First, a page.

Stiff person syndrome (SPS) is a debilitating neurological disorder that causes intermittent muscle stiffness in the limbs (arms and legs) and torso. The disorder affects both men and women, but is twice as prevalent among women.
While there is no cure for SPS, its symptoms can be moderated with a combination of medications. However, even with treatment sufferers are at risk for serious falls. Sufferers also have an increased sensitivity to sounds, touch, and stress, all of which can trigger muscle spasms. Many people with SPS become homebound because everyday sounds such as car horns and loud voices can trigger muscle spasms that place the individual in danger of injury.
Because of the serious nature of some conditions, the Social Security Administration (SSA) has established a list of illnesses that are eligible for an immediate approval of benefits. These are called Compassionate Allowances (CAL); SPS is one of the conditions eligible for a compassionate allowance.
SPS has alternate names under the SSA's compassionate allowances list, all of which are eligible for immediate benefits:
When you apply for disability due to your SPS, you must supply the SSA with the following medical evidence:
The more medical evidence you provide with your initial application, the faster you will be approved. It is also helpful to see a neurologist. If you have neurological symptoms that are getting progressively worse, you have a better chance of getting disability benefits for stiff person disease.
You do not need to file a special application if you have a compassionate allowance condition. However, if you have a CAL, it's helpful to advise your field office in person when you first apply. Although the SSA should identify your SPS as a CAL, it doesn't always happen.
If you are applying for Social Security Disability insurance benefits (SSDI), you can apply online at the SSA's website, or at your local field office. However, if you are applying for Supplemental Security Income (SSI), you must apply in person at your local field office.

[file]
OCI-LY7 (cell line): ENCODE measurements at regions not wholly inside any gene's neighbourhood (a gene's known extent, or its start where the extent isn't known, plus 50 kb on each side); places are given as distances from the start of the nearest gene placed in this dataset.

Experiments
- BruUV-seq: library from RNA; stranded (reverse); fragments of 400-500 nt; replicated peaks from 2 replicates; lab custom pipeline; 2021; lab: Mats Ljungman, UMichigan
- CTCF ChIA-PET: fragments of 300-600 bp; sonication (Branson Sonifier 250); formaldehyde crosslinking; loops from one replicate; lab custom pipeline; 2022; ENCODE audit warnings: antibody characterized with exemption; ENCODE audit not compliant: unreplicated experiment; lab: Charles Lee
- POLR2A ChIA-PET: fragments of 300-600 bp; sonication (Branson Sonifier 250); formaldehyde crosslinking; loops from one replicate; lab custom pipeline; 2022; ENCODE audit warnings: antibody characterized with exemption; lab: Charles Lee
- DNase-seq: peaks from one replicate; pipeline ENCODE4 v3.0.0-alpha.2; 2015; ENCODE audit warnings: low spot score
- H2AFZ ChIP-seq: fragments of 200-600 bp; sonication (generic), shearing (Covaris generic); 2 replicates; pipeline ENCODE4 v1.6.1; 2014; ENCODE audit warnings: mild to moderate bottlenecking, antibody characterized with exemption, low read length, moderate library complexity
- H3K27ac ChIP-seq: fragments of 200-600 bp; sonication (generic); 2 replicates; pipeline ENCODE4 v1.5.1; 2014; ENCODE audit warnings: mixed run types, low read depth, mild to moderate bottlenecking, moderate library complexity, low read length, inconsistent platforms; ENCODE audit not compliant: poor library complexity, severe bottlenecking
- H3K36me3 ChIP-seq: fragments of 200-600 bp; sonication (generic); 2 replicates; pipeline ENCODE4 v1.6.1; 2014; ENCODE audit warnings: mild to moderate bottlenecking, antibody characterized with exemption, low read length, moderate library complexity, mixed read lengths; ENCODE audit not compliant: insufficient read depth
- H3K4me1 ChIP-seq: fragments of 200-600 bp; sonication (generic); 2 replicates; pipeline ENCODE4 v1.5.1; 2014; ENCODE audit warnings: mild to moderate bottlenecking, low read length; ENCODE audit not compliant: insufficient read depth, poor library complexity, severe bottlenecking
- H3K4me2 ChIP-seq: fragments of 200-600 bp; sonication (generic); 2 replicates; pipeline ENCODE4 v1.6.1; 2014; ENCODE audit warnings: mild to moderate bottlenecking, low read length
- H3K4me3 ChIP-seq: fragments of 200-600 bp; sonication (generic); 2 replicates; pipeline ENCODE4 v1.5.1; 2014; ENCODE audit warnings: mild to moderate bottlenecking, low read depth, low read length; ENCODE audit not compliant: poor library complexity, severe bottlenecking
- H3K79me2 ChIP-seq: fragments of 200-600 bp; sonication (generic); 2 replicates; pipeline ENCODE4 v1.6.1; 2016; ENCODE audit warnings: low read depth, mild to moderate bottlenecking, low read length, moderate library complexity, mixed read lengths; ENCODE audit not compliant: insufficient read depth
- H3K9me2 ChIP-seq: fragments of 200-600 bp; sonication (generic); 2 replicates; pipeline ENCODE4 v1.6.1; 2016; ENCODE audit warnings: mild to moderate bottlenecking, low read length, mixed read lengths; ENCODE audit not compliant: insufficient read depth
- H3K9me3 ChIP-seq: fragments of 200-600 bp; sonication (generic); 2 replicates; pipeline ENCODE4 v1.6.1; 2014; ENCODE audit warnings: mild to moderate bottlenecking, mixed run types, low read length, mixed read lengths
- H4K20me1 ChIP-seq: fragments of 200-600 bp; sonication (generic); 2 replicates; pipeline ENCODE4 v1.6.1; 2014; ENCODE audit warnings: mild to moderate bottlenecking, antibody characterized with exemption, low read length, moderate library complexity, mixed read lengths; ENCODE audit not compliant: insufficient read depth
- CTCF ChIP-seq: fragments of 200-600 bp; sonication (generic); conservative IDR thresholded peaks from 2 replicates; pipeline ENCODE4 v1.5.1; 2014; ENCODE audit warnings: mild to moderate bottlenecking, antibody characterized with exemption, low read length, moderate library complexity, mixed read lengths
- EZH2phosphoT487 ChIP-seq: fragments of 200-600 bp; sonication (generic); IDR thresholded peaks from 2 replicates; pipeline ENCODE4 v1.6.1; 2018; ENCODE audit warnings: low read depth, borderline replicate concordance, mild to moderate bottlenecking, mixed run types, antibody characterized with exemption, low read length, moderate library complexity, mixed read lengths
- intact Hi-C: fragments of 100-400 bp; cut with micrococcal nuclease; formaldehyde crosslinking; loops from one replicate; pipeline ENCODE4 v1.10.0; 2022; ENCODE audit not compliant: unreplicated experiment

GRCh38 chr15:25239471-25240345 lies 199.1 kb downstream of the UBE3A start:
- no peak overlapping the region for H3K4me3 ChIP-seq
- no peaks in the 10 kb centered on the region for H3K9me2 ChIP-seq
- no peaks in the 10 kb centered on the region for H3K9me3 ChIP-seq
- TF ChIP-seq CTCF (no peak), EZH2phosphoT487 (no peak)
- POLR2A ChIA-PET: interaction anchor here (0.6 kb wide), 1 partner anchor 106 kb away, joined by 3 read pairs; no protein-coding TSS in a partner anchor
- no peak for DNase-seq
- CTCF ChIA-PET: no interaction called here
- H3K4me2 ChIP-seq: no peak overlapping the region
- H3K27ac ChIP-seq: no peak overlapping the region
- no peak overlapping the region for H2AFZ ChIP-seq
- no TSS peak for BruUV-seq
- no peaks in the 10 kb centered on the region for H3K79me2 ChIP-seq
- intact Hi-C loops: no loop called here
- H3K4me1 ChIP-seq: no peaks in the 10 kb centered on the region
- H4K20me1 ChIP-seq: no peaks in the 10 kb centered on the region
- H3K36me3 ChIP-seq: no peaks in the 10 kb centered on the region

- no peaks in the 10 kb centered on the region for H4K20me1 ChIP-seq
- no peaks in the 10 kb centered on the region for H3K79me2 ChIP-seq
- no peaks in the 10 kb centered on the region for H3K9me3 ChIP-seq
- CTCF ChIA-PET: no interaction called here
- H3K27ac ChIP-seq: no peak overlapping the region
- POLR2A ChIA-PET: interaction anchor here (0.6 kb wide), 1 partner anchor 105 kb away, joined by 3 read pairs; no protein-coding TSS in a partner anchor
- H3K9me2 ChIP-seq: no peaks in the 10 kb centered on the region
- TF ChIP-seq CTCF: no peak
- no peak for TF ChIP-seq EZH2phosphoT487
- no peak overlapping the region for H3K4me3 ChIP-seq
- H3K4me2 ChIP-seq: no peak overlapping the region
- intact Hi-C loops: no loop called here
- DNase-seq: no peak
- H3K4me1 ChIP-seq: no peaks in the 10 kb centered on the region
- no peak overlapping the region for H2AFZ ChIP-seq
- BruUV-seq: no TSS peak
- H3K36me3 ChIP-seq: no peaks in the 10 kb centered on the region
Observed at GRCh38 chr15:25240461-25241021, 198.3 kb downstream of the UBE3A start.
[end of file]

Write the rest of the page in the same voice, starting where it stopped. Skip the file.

If you have other medical conditions, be sure to list them on your disability application, even if alone they aren't severe enough to qualify for disability benefits. For instance, stiff person syndrome is sometimes found in people who suffer from diabetes, breast cancer, epilepsy, thyroiditis, or pernicious anemia. A combination of severe and non-severe conditions can sometimes lead Social Security to grant disability benefits.
Claims based on non-CAL conditions can take months or even years to decide. However, if you have a CAL such as SPS, the SSA will try to approve your claim as quickly as possible (sometimes in just weeks). However, there are factors that can slow down the approval time:
For more information, please read our articles on CEs and quality assurance reviews.
Even if you have been diagnosed with SPS, you must still meet the SSA's basic requirements for disability: your medical condition must prevent you from working at the substantial gainful activity level (approximately $1,500 per month), and your condition must have lasted, or be expected to last, at least 12 consecutive months.
If you have questions about whether your SPS qualifies you for automatic benefits under the compassionate allowance program, it may be helpful to speak to an experienced disability attorney.